Summary and future prospects
Extensive research has enabled us to overcome some key challenges in designing a synthetic living cell. The noteworthy discovery that synthesized genetic material combined with bacteria-derived materials can produce a self-replicating cell with regeneration capacity and control over cellular mechanisms has stimulated further research in synthetic biology. However, the successful integration of synthesized cellular entities and genetic material is yet to be achieved. The combined use of tools of chemistry, nano-bioscience, and increasingly rapid computational processing has enormous potential to unravel the secret of transition between nonliving and living. Significantly, new knowledge of induced pluripotent stem (iPS) cells—specifically, demonstration of a normal adult skin cell being induced to become a pluripotent cell (11)—brings to light the potential to design a pluripotent synthetic living mammalian cell – a truly remarkable achievement in science with huge potential as a beneficial tool for medicine. An iPS cell can be transformed into a variety of phenotypes of cells found in the body which can be persuaded to produce or utilize critical external biomolecules. So in the near future, laboratory designed functional mammalian cells will hopefully open many new vistas into molecular engineering by making nanomachines for mimicking normal living cells, understanding the refined steps of evolution of living organisms and possibly curing illnesses by designing the desired cells ready for replacement of defective/malfunctioning cells.H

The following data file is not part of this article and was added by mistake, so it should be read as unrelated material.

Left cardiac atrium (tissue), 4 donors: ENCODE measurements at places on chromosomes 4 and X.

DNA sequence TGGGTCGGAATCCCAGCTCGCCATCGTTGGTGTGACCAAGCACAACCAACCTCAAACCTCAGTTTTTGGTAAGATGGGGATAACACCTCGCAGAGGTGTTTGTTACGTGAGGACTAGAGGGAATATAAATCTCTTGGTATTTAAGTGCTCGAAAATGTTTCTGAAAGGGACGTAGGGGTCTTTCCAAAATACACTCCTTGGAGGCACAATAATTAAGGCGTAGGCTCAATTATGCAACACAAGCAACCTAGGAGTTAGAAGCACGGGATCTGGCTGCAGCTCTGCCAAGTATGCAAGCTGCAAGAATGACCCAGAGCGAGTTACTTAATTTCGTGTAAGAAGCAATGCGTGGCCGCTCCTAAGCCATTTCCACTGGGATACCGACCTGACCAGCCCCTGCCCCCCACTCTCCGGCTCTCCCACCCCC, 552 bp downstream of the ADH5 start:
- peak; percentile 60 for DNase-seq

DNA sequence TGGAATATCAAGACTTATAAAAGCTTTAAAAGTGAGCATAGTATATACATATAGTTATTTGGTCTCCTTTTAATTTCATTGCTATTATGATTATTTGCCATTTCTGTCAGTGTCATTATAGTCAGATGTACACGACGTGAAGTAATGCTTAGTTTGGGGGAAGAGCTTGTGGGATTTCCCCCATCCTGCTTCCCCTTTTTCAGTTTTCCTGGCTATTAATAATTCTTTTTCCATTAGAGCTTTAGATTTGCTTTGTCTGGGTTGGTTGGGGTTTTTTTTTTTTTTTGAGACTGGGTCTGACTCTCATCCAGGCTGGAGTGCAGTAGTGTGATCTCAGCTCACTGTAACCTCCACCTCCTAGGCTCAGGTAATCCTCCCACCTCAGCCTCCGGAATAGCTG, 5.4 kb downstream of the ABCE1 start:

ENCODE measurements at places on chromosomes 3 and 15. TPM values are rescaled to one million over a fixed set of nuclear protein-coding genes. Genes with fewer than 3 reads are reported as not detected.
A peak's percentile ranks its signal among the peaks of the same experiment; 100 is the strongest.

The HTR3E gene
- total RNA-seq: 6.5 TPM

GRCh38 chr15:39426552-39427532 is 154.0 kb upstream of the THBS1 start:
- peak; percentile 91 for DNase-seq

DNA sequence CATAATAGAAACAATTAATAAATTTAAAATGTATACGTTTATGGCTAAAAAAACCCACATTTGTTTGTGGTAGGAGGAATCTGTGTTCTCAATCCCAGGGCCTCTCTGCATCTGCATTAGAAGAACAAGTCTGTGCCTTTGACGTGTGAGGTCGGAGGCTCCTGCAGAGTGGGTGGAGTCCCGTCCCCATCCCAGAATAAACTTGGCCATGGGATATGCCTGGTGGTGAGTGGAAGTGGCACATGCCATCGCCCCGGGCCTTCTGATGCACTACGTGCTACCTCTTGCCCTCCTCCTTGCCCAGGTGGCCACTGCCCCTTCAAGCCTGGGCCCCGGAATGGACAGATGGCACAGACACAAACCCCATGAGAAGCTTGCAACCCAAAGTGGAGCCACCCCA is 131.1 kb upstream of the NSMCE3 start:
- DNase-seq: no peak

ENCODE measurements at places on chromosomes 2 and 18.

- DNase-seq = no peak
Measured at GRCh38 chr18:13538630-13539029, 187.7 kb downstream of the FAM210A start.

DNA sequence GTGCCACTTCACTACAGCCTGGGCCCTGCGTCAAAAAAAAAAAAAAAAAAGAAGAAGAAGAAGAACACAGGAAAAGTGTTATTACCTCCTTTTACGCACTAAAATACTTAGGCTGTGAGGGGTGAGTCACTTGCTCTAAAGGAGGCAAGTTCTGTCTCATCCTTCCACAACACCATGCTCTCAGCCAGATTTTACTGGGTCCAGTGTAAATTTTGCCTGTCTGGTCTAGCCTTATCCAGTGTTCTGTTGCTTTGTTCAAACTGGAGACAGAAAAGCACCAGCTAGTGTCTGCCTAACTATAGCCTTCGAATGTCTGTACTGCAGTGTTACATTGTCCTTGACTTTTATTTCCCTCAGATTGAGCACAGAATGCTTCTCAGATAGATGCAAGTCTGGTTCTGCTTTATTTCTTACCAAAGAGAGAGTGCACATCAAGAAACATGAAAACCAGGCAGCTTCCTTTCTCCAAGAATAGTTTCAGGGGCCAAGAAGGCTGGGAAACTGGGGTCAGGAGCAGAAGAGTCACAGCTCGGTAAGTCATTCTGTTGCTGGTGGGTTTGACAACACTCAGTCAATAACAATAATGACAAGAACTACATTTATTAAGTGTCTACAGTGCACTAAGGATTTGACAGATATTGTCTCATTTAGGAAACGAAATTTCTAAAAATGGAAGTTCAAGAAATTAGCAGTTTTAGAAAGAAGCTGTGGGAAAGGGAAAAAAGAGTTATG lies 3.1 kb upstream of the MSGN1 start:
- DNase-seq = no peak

Mr. Prabodha Kumar Meher and Ms. Prerna Sharma were recipients of Senior Research Fellowships from the Board of Research in Nuclear Sciences (BRNS), Department of Atomic Energy, Govt. of India, though this work was an outcome of the encouragement for free thinking on basic questions of life by the mentor (KPM) beyond the scope of the doctoral research. Nevertheless, authors acknowledge the base for thinking provided by the initial BRNS support for their research careers.

Authors declare no conflicts of interest.

About the authors
Mr. Prabodha Kumar Meher and Ms. Prerna Sharma are Senior Research Fellows of the Board of Research in Nuclear Sciences (BRNS), Department of Atomic Energy, Govt. of India, funded Project and Doctoral research scholars at Nehru Gram Bharati University, Allahabad. Prof. Kaushala Prasad Mishra is a Senior Scientist and Ex-Head of Radiation Biology & Health Science Division, Bhabha Atomic Research Center (BARC), Mumbai. He is Vice-President of the Asian Association of Radiation Research and Founder President of the Society of Radiation Research, India.